I’m still a total newbie at this, and I’m actually going to a professional anodizing shop next week to see how they do it. That said, I did get really nice results and it seemed pretty easy. Takes some time and a few dollars but the result is amazing!

My pictures of the finished results are here and Courtney’s pictures of the process are here.

Recent Work and Overheard

So, the other day Courtney and I drove down to Kent cause I got a hot tip on some powdered red jewelers rouge at Jerry’s Rock and Gem. We went in and it was pretty clear from the start that by gem they mean “Crazy people crystals”. This was confirmed when while standing in line I heard the lady next to me (dealing with another clerk) say “Well, you know, if the¬†cataclysm¬†comes I hope you have 4 or 5 big trucks to get all of this stuff to higher ground.”

She said it in hushed tones and you could tell she was just dead serious.

That being said, Jerry’s was pretty cool. They did have the rouge I needed (more about that later) and they had a great selection of tumbling supplies, petrified wood sculptures, all kinds of interesting minerals and all kinds of rock and gem related stuff. Neat place.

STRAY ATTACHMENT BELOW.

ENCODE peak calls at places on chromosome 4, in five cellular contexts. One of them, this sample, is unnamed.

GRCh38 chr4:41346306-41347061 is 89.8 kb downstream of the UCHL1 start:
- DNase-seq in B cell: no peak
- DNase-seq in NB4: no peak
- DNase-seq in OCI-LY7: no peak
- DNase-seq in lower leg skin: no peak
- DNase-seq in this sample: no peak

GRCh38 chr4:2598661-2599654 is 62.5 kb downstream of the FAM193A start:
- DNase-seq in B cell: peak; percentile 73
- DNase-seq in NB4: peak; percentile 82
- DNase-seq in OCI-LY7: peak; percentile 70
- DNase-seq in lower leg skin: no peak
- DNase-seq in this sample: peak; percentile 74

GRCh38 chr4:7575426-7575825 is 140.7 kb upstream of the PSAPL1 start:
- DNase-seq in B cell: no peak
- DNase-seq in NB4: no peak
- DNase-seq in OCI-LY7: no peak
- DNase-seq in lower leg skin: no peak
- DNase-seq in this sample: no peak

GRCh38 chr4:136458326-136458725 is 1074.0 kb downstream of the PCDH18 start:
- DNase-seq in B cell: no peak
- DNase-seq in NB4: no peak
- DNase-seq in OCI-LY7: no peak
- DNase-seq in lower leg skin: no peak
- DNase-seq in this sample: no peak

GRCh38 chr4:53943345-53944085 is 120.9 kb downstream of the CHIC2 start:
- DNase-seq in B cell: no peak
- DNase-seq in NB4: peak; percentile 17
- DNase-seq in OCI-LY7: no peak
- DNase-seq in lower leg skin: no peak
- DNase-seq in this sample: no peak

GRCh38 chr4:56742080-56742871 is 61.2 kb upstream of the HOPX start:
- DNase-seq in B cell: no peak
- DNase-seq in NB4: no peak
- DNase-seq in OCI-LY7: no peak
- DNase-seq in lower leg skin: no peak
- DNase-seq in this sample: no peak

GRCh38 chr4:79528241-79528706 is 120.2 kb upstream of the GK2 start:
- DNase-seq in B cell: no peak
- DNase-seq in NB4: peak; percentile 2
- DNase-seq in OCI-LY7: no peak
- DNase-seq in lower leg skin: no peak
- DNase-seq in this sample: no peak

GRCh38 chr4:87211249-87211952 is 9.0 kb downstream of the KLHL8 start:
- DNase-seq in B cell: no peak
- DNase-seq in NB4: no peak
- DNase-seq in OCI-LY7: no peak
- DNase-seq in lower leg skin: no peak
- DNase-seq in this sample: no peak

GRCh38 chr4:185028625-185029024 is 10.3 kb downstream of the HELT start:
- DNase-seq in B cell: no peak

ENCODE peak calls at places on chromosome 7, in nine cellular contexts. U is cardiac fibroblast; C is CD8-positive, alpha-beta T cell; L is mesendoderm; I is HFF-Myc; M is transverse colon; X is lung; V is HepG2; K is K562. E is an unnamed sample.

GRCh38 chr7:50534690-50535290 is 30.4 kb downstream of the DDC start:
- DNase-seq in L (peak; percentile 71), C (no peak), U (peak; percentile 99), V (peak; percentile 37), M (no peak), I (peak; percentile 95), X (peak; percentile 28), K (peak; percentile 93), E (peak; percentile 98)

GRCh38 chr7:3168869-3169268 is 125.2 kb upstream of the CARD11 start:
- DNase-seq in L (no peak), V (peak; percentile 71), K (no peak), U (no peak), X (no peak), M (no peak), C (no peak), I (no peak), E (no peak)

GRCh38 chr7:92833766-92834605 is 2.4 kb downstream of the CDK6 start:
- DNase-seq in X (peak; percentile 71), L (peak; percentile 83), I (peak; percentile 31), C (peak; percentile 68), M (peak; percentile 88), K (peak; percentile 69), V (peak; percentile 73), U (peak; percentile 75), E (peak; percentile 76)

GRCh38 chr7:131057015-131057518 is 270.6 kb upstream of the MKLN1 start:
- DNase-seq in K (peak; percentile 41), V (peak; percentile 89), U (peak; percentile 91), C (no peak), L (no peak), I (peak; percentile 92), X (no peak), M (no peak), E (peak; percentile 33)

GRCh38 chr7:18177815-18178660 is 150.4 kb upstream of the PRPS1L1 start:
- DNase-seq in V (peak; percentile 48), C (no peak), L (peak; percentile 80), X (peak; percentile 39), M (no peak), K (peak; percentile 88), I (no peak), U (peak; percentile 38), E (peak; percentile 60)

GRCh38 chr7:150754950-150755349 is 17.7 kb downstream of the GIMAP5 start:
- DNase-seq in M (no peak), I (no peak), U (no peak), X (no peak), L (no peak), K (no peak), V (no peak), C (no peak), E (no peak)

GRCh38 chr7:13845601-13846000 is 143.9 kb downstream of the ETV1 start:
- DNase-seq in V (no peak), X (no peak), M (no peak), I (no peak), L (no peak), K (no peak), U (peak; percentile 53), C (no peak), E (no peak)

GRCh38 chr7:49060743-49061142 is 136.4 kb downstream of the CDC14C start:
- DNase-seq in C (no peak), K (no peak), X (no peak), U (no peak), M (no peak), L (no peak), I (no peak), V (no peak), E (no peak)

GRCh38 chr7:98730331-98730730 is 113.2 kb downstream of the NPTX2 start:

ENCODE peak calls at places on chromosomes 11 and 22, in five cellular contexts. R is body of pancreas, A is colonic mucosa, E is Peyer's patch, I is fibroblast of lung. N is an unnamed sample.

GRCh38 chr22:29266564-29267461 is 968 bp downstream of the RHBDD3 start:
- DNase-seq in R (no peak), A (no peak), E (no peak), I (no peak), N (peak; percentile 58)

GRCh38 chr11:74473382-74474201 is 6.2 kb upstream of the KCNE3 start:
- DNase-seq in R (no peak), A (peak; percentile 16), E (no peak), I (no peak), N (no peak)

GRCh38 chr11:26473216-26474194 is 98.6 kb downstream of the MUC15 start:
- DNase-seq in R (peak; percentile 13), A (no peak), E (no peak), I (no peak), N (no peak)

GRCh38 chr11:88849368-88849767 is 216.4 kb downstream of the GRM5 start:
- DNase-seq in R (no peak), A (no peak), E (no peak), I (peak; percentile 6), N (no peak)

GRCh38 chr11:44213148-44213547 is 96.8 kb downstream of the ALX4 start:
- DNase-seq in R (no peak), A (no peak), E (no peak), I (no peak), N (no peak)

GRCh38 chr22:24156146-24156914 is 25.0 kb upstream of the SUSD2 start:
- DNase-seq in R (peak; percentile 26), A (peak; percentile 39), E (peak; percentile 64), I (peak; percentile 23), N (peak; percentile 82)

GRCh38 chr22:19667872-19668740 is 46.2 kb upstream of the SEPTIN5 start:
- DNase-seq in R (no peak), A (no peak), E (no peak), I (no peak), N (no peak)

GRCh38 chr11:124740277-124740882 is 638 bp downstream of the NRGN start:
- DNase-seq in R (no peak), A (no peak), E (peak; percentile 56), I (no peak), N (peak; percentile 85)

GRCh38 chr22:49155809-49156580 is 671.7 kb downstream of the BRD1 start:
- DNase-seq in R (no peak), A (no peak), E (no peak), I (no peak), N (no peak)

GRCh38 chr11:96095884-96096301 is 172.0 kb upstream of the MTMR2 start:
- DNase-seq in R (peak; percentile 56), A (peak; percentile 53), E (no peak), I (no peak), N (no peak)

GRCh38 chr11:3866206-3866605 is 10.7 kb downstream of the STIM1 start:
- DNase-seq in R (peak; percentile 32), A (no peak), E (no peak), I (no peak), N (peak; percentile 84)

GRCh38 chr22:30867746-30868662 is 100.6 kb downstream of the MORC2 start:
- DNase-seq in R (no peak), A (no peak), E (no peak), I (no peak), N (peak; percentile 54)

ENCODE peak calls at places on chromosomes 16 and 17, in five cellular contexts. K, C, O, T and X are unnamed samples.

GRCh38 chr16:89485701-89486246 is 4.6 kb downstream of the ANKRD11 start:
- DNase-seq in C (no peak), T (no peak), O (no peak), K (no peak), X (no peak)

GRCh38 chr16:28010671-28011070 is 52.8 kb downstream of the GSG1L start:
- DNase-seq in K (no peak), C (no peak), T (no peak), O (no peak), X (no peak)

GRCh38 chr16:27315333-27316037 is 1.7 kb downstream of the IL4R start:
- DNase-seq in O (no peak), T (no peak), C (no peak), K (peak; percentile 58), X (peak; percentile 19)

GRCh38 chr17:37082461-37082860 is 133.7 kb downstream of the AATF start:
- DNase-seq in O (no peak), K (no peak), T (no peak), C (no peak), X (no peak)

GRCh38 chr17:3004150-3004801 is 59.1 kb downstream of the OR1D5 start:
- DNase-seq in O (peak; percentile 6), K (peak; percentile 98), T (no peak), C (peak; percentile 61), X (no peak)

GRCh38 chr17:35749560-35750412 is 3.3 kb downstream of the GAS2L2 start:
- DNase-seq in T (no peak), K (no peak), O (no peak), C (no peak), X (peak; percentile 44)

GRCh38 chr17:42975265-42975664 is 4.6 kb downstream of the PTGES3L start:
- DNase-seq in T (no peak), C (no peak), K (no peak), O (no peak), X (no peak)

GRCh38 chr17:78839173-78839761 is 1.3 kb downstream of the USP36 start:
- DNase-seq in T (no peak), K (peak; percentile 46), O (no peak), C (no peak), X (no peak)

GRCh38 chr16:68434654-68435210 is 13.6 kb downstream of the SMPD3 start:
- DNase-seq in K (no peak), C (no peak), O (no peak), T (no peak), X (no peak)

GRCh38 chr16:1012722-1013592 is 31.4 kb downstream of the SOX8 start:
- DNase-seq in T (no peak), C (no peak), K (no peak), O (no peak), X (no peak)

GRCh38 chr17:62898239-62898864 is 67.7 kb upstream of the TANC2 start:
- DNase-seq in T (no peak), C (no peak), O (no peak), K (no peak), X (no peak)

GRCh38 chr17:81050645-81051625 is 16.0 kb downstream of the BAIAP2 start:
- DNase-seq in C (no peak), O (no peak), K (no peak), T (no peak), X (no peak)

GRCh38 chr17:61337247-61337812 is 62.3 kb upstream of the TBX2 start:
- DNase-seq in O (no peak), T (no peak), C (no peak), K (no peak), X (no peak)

So, since my last post about my clock I’ve been working on my clock and one other thing. For the clock, I decided I would make 5 total, complete clocks and then be done with it forever. The clock has a lot of parts to make a single enclosure so I spent some time trying to speed up the process of making some of the parts.

One of the components of the clock is these tiny 1/4″ polished aluminum rings. I made the first 8 for the original clock by hand but it took forever and was very difficult. I cut the little pieces of my bandsaw and then bored them out on my drill press but the parts are so small it was difficult to get them in a vise without ruining them.